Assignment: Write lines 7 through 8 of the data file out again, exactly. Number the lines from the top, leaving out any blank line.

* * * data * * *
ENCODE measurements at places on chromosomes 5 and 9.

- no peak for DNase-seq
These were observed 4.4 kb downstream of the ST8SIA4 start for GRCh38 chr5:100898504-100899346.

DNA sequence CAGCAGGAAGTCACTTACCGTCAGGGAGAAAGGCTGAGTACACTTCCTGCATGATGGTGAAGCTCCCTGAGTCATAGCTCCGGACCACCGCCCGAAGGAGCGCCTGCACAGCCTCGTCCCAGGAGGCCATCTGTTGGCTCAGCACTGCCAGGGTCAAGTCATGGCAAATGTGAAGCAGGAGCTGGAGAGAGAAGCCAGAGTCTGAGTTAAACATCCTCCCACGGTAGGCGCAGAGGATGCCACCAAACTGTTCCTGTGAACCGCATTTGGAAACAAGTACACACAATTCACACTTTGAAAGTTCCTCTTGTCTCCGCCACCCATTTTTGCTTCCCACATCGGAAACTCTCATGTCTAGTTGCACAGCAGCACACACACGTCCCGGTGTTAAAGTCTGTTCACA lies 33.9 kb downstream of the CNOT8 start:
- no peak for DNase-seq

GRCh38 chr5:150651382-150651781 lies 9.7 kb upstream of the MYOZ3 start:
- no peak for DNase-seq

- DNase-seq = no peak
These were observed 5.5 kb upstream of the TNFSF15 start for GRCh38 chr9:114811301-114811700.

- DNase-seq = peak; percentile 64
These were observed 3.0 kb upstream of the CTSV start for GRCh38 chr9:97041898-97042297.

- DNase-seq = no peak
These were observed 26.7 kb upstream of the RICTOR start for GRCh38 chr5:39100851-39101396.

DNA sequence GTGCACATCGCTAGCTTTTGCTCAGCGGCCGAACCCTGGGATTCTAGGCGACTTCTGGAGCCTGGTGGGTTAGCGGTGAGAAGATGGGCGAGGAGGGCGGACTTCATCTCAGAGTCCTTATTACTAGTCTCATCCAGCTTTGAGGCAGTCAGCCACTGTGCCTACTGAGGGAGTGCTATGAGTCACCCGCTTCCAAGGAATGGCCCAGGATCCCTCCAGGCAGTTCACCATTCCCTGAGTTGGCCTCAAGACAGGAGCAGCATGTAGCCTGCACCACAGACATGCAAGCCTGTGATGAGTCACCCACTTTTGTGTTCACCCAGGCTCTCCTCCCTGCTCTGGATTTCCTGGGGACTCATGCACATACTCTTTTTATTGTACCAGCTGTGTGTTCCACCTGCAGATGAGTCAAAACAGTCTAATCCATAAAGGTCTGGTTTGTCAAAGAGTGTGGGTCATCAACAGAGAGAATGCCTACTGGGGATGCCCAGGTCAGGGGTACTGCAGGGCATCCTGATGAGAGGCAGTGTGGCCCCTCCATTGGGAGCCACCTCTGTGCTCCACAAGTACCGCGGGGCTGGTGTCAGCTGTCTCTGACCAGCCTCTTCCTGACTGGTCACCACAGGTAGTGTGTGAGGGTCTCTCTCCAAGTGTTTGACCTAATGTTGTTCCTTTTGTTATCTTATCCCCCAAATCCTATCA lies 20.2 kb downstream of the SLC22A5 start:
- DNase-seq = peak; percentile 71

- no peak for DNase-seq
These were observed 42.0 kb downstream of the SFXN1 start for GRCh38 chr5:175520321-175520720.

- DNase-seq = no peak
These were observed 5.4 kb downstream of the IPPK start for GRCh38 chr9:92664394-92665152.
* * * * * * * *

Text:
- no peak for DNase-seq

- DNase-seq = no peak